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Fidi residents push petition for city-funded traffic study

New York Public Library Downtowners are looking for new ideas to deal with the modern problems affecting New York City’s oldest neighborhood.
New York Public Library
Downtowners are looking for new ideas to deal with the modern problems affecting New York City’s oldest neighborhood.

BY COLIN MIXSON

Fidi residents fed-up with constant gridlock and towering trash piles are soliciting signatures for a petition demanding that the city fund a study measuring just how crowded Downtown’s streets and sidewalks have gotten after decades of breakneck growth.

Quantifying the swirling deluge of car, truck and foot traffic in Lower Manhattan is a key first step in unraveling the quagmire of Downtown’s traffic woes, the petition’s author argues.

“We realized that no one knows how many vehicles or pedestrians there are,” said resident and Financial District Neighborhood Association member Paul Proulx. “We know that there are a lot of ways that we could make our neighborhood better, but how can we propose solutions without a comprehensive study of the problem?”

The so-called Manhattan Tip is the city’s oldest neighborhood, and the layout of its current streetscape dates back to the colonial era, when horses, buggies, and the occasional wheelbarrow comprised the sum total of ye olde traffic pattern.

Now, as Manhattan Tip neighborhoods undergo an unprecedented residential boom — with the Financial District in particular experiencing the fastest residential growth in the city — the area’s narrow, disjointed streetscape, coupled with rampant construction, is becoming a serious liability to locals’ quality of life, according to Proulx, who expects the problems to only worsen as more newcomers pile into to the towering luxury condos currently on the rise.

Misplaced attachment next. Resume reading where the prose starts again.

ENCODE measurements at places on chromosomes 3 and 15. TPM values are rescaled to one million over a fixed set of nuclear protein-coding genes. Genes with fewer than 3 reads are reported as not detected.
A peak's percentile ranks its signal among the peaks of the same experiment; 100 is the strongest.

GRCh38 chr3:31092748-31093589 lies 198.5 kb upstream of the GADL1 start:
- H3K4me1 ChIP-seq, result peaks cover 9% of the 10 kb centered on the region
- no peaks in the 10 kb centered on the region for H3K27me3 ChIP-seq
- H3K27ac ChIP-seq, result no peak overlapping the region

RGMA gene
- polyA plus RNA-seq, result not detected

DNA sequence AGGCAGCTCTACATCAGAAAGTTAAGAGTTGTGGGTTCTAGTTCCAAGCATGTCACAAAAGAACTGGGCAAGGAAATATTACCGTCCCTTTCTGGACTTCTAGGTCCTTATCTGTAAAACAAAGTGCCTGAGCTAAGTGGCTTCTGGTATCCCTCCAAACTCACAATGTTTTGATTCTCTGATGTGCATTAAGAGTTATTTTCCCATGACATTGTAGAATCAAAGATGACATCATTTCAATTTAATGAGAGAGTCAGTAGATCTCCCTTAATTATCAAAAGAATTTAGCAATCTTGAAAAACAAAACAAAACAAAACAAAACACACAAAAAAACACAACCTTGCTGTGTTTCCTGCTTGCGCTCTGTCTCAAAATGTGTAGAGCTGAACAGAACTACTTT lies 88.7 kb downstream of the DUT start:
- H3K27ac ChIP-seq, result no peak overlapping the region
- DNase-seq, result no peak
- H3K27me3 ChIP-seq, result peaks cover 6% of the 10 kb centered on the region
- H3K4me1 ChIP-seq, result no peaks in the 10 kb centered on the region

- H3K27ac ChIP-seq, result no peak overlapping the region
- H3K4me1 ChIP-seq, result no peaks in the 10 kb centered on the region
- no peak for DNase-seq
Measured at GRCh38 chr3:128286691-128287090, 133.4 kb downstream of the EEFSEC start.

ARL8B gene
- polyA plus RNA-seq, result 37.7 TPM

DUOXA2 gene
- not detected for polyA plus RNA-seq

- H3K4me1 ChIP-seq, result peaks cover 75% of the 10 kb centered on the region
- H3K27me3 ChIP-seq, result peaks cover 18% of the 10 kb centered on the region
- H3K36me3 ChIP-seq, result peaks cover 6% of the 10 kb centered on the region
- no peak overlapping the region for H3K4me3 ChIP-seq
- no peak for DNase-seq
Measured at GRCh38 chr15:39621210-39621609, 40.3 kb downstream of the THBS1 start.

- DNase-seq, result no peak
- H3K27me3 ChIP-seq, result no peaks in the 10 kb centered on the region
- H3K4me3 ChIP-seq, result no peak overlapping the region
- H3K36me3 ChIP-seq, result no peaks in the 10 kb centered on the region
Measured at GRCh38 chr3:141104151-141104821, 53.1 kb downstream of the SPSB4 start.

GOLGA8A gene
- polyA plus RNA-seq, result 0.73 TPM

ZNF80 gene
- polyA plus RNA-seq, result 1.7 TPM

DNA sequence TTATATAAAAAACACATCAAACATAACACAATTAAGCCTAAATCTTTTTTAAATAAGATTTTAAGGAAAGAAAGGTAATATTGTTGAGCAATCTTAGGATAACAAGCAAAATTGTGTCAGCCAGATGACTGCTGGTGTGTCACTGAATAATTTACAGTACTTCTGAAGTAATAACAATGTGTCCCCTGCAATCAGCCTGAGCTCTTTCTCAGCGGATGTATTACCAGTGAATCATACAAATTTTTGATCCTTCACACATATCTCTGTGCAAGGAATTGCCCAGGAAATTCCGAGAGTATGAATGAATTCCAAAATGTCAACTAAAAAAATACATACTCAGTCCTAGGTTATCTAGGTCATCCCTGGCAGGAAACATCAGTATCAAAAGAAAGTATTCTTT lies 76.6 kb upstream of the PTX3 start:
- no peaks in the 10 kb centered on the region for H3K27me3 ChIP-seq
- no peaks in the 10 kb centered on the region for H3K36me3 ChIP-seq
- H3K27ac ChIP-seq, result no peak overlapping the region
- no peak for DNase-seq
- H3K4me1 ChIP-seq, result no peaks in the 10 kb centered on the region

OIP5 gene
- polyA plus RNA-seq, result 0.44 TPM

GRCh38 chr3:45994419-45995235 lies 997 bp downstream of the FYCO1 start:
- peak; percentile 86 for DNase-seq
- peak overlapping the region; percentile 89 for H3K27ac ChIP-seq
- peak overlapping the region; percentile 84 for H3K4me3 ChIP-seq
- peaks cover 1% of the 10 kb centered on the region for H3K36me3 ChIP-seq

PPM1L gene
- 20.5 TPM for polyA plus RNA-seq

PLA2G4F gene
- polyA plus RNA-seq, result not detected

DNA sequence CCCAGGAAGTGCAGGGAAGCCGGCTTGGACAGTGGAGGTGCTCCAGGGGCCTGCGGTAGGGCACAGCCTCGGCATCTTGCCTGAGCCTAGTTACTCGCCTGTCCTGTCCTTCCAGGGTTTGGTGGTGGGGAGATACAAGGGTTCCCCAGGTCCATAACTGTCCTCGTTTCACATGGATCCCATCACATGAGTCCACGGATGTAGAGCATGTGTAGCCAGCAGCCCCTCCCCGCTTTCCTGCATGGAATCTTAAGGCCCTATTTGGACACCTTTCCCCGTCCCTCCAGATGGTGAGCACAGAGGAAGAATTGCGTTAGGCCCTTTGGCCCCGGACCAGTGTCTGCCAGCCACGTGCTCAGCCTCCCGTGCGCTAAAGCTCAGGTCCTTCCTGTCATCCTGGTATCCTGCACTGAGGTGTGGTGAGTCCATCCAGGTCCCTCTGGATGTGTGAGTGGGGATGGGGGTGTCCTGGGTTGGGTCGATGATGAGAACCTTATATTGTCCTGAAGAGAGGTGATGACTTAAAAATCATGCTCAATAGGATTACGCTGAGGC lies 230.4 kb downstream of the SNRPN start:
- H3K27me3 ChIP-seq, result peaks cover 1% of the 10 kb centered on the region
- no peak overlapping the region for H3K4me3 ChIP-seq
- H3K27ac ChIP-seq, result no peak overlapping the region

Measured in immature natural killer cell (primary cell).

Traffic jams aside, massive garbage piles — which will increase by 19 tons come 2019 — left to rot on Manhattan Tip’s narrow sidewalks are among the collateral damage locals fear, as gridlock stalls garbage trucks, which in turn worsens traffic on thin streets that forbid passing.

And lingering garbage piles occupy valuable real estate on Downtown’s slim sidewalks, forcing pedestrians to spill out onto the street, which then creates obstacles for drivers, thereby further compounding the traffic issues that plague the area.

Tight security cordons, construction, scaffolding, sidewalk sheds, and placard parking found through Manhattan Tip present additional obstacles to traffic in the area.

“The idea is that everything is related to everything else,” Proulx said.

Proulx and the Fidi Neighborhood Association’s petition comes on the heels of a Community Board 1 resolution requesting further analysis of Downtown traffic patterns by the city, and a June 2016 streetscape study, created by a community planning fellow of the Fund of the City of New York, which noted that Lower Manhattan hasn’t seen a comprehensive study of development since 2007, predating the unprecedented residential boom of today.

“In order to continue the success of the last several years, and to benefit from increased residential development and the businesses and services that come along with that, we need to start resolving these issues today,” Proulx said.

Anyone interested in supporting the effort can sign the petition at: campaigns.transalt.org/petition/lower-manhattan-mobility-study.

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